EXCLUSIVE: Hillary Clinton Campaign Bundler Is Directly Lobbying For Saudi Arabia

Chuck Ross Investigative Reporter
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A major Hillary Clinton campaign funder is personally lobbying on behalf of an arm of the Saudi government, federal records show.

It’s been known for months that the Center for Studies and Media Affairs at the Saudi Royal Court, an arm of the Saudi regime, has been paying the Podesta Group to lobby lawmakers and federal agencies on its behalf. The Intercept reported the relationship last year. And The Hill reported on Tuesday that the Saudi government was paying the Beltway lobbyist $140,000 a month for its services.

But documents recently published by the Department of Justice under the Foreign Agents Registration Act show that Clinton campaign financier Anthony Podesta is one of the several lobbyists at his firm personally handling the Saudi account.

The 72-year-old is one of the Clinton campaign’s most prolific bundlers, though it would be hard to tell just from the lobbyist disclosure report he’s required to file. The document, filed on March 11, shows Podesta gave $10,000 to the Democratic Senatorial Campaign Committee and $2,700 to New York Rep. [crscore]Gregory Meeks[/crscore].

But the lobbyist-rainmaker has bundled a much larger sum of cash from among his circle of wealthy friends and business associates. Campaign finance disclosures show he raised $35,560 for Clinton in the first quarter of 2016. That’s on top of the $130,900 he raised for the campaign last year.

Podesta also has family ties to the Clinton campaign. His brother John is Clinton’s campaign chairman. He served as Bill Clinton’s chief of staff for a time in the 1990s and as an adviser to President Obama. The Podesta brothers started their eponymous lobbying outfit in 1988.

The Saudi Royal Court’s contact with the Podesta Group is part of a sprawling effort to prevent passage of a law that would allow victims of terrorism to sue foreign governments which have aided and abetted terrorists.

A recent “60 Minutes” report has renewed interest in claims that classified documents contained in the 9/11 Commission report show that Saudi government officials had ties to some of the 9/11 hijackers. Fifteen of the 19 terrorists were from Saudi Arabia.

According to The Hill, the oil-rich nation, which is considered an ally of the U.S., doled out $9.4 million in all of 2015 to prevent passage of the bill, which is co-sponsored in the Senate by New York Sen. Chuck Schumer and Texas Sen. [crscore]John Cornyn[/crscore], a Democrat and Republican, respectively.

As The Intercept noted in an article last month, the Podesta Group has helped the Saudis manage public relations during other high-profile cases.

Following the execution in January of Sheikh Nimr al-Nimr, the firm put The New York Times in touch with a Saudi commentator named Salman al-Ansari who claimed that the Shi’ite cleric was a terrorist. Nimr was a vocal critic of the Saudi royal family and had called for free elections there.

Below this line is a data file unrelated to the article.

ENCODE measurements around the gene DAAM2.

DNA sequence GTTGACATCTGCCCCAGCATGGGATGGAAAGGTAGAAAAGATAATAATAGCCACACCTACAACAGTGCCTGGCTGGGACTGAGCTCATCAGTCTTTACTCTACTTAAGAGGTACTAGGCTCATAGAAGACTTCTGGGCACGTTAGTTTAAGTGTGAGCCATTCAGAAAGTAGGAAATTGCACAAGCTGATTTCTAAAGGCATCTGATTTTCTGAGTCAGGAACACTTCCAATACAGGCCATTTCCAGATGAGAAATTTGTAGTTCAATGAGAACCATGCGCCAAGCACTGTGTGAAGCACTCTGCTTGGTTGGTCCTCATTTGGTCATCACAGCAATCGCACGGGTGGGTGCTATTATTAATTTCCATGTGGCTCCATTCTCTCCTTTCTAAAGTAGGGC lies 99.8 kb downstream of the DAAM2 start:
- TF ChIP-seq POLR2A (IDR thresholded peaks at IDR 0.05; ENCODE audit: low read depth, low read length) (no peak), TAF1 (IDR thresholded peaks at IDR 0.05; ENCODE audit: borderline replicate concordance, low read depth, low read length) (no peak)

The Times report reads:

“We are speaking of a terrorist person,” said Salman al-Ansari, a Saudi commentator provided by the Podesta Group, a public relations firm working for the Saudi government.

Mr. Ansari accused Sheikh Nimr, who was in his mid-50s, of organizing a “terrorist network” in Shiite areas in eastern Saudi Arabia and compared him to a Qaeda ideologue who sanctioned the killing of security forces.

The Saudis have hired several other firms besides the Podesta Group, including BGR Group, DLA Piper, Hogan Lovells, and Pillsbury Winthrop Shaw Pittman. They have also threatened to use the power of the purse to quash the 9/11 bill. The royal family has reportedly told U.S. officials that it will sell off $750 billion in U.S. Treasuries if the law is passed. The Obama administration has said it opposes such a bill because it will open Americans up to legal problems overseas.

While Clinton has said she supports Schumer’s bill she has not made its passage a priority on the campaign trail, even as she’s been campaigning in New York, where the 9/11 terrorists slammed airplanes into the World Trade Center.

During an interview with her friend George Stephanopoulos on ABC’s “The Week” on Sunday Clinton said that she did not know anything about Schumer’s legislation. But after some quick criticism, her campaign scrambled to release a statement saying that she did back the measure.

On Monday while campaigning with Schumer, Clinton said she supported the bill. But she was less clear on whether she believes that the Obama administration should declassify the 28 pages contained in the 9/11 report that reportedly show links between the hijackers and the Saudi government.

“I think the administration should take a hard look at them and determine whether that should be done consistent with national security,” Clinton said. (RELATED: Hillary Clinton Softens Position On Declassifying 28 Pages In 9/11 Report)

That’s a not-so-subtle shift from 2003 when, as a New York senator, Clinton signed a letter with other senators demanding that President George W. Bush declassify the pages.

Clinton has other financial ties to the Saudis. The Kingdom of Saudi Arabia has donated between $10 million and $25 million to Clinton’s family charity, the Clinton Foundation. Another group called Friends of Saudi Arabia has given the Clinton Foundation between $1 million and $5 million. And two members of the Saudi royal family have given a total of between $200,000 and $500,000 to the organization.

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